Herbert Mueller fell off his tractor, bumped the gas on the way down. I saw the whole thing from my sunroom, how the front wheel pinned his legs, shredded his muddy jeans then tore through the rest of him. How he screamed and beat at the tires with his fists until his head popped like a water balloon. Of course when the police arrived with his wife Sheila—gray blanket on her wiry shoulders—I told them all he went fast and peaceful. Didn’t feel a thing.
We’d been intimate once. Way back. Herbert spent his whole life out in the bean fields, nearer me than Sheila. I watched him every day one summer roving by on that great red machine, dredging the same ground again and again just for a glimpse inside my windows. I started to spend more time in the sunroom, wore short dresses while reading or tanning. One day he stopped being coy, drove his red tractor right up onto my gravel, swung the door without a word and came for me. I was ready. He was so beautiful.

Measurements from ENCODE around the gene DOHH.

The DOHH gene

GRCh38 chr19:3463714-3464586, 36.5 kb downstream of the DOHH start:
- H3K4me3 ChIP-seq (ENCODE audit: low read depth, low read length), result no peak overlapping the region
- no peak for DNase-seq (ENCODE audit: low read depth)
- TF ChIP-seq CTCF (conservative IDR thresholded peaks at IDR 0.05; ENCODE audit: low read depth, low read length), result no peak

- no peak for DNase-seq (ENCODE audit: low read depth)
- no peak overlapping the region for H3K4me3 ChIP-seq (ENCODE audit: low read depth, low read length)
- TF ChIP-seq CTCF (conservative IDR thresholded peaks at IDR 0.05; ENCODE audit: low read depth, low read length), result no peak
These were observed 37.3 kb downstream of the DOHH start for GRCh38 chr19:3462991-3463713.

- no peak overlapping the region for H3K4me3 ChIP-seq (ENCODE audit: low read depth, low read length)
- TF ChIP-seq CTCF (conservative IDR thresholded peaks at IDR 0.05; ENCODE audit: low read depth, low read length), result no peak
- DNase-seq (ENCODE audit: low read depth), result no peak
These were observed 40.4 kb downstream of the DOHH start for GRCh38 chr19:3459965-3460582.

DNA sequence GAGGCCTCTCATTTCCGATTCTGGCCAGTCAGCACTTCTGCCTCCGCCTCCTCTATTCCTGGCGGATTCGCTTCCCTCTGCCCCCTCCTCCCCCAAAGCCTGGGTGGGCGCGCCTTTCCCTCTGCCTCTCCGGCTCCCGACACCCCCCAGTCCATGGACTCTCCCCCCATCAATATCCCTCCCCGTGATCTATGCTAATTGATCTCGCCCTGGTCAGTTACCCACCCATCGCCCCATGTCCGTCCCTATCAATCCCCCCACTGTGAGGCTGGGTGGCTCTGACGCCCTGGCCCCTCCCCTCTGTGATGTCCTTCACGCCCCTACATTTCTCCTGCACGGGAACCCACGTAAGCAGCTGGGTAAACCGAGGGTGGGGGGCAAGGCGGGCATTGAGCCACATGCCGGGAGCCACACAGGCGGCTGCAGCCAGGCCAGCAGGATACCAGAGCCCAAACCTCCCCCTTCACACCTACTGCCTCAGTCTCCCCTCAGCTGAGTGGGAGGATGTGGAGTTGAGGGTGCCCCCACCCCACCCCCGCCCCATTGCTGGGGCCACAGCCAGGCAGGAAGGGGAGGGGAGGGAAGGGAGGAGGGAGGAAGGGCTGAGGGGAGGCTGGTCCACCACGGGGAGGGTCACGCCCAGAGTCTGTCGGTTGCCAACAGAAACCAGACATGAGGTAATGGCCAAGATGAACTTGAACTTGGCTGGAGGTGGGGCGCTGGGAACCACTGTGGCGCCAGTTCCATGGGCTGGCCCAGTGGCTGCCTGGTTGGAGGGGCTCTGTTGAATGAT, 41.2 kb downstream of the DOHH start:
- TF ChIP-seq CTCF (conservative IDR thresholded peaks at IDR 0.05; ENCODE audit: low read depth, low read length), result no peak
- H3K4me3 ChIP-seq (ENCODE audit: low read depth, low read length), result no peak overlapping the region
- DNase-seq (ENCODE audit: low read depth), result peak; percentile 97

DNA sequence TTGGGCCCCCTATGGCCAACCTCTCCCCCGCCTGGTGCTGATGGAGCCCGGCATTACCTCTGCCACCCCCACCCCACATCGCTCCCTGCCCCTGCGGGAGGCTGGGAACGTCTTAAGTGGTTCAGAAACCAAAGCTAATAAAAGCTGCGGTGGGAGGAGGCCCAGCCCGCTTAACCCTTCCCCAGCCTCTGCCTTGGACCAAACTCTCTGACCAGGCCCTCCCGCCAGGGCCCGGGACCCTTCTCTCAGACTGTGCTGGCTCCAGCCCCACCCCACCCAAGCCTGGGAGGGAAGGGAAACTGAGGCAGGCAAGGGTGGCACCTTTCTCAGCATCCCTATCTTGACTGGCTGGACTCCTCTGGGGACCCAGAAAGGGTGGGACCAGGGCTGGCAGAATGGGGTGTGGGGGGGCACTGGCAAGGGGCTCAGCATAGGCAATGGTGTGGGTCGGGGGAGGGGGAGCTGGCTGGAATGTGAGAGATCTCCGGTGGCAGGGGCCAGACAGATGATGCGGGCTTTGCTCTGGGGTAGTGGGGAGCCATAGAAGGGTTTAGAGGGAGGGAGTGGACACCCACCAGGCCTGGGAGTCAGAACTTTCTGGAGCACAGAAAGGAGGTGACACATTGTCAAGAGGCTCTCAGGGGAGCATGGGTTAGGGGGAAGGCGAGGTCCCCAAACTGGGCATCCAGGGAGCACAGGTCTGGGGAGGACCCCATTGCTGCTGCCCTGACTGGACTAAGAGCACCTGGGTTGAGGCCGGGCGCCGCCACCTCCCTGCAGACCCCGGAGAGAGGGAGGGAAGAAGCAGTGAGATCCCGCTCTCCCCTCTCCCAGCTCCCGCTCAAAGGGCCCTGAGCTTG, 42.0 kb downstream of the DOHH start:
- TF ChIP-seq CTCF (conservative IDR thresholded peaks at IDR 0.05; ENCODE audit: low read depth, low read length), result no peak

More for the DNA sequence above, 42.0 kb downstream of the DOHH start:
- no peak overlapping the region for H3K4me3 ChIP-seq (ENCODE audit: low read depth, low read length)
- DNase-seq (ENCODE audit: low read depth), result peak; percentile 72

Herbert’s movements were wild, but no matter where his hands went his eyes never left the window. When he was done Herbert pulled out a handkerchief and wiped his forehead. He never really saw me, just buttoned his pants and left me there, sprawled and undone. The next day Herbert was back to over-plowing the fields. Like we weren’t now some part of each other.
You’d think it was revenge how I watched him go, phone in my hand and those three numbers dialed, green button never pressed. That in my age I’d want to confess. But as the wheel slowly ripped Herbert’s skin into strips, what I really wanted was to let him go. Bury him so deep I’ll forget I’ve ever been touched.